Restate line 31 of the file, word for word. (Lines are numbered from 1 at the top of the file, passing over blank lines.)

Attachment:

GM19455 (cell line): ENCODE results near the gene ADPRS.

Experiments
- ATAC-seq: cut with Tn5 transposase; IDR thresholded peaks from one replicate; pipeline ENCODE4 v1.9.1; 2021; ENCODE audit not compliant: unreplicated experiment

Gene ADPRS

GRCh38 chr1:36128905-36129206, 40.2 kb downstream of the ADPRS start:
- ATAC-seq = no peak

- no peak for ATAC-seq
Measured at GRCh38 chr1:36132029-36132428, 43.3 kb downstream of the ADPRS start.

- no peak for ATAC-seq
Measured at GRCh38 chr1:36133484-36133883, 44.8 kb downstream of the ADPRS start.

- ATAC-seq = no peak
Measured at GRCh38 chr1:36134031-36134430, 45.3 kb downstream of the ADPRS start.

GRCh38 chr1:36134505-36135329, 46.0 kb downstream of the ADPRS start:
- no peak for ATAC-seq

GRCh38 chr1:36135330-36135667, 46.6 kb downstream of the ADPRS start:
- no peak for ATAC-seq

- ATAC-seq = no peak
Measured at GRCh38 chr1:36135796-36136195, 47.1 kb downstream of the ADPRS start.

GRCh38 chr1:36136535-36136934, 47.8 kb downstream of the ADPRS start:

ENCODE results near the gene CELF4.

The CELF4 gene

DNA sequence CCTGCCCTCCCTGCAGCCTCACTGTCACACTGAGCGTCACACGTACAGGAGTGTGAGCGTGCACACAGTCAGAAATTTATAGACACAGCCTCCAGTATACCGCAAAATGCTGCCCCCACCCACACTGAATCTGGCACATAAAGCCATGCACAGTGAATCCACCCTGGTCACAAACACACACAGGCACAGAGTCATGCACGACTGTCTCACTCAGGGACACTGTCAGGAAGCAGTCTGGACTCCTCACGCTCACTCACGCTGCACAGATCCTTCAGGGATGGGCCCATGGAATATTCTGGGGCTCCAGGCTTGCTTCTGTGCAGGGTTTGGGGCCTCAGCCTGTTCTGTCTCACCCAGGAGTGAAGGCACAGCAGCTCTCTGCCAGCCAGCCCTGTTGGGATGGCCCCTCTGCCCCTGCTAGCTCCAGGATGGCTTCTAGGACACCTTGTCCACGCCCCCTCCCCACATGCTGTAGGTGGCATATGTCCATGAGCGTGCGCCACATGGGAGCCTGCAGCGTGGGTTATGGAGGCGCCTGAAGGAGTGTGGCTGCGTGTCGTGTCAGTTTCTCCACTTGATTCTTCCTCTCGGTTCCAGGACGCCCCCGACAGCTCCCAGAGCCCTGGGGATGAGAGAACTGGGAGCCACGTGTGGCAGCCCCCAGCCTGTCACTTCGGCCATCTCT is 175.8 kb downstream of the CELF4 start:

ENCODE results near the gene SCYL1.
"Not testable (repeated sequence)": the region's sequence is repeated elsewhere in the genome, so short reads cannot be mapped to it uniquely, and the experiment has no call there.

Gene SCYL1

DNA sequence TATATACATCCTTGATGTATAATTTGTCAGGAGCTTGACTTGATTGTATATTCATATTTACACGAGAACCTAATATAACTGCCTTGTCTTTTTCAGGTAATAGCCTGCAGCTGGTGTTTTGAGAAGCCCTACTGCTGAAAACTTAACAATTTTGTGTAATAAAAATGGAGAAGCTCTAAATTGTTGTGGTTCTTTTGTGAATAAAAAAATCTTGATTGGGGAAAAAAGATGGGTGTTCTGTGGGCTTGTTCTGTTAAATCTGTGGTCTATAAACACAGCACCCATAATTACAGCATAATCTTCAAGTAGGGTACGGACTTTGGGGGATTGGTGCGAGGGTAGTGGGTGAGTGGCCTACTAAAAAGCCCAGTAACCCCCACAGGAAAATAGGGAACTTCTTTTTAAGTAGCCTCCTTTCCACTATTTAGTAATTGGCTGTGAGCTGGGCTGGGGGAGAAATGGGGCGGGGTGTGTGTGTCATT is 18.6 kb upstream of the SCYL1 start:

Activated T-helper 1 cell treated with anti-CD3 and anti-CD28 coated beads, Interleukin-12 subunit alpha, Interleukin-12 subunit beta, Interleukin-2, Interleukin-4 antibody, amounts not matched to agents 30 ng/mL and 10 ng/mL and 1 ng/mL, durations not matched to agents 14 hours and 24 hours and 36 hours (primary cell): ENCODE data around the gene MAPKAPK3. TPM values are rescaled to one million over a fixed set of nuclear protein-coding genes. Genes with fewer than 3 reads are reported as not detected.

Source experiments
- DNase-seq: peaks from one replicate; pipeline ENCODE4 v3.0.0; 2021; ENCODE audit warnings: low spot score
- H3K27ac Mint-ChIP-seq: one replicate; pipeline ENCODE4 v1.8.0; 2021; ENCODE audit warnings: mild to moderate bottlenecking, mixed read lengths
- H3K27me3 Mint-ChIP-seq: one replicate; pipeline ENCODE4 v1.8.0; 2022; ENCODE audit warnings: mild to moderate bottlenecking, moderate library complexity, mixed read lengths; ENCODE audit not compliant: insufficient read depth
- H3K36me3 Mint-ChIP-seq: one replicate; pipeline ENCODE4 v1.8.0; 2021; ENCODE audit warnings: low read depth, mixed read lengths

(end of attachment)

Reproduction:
- H3K27me3 Mint-ChIP-seq: one replicate; pipeline ENCODE4 v1.8.0; 2022; ENCODE audit warnings: mild to moderate bottlenecking, moderate library complexity, mixed read lengths; ENCODE audit not compliant: insufficient read depth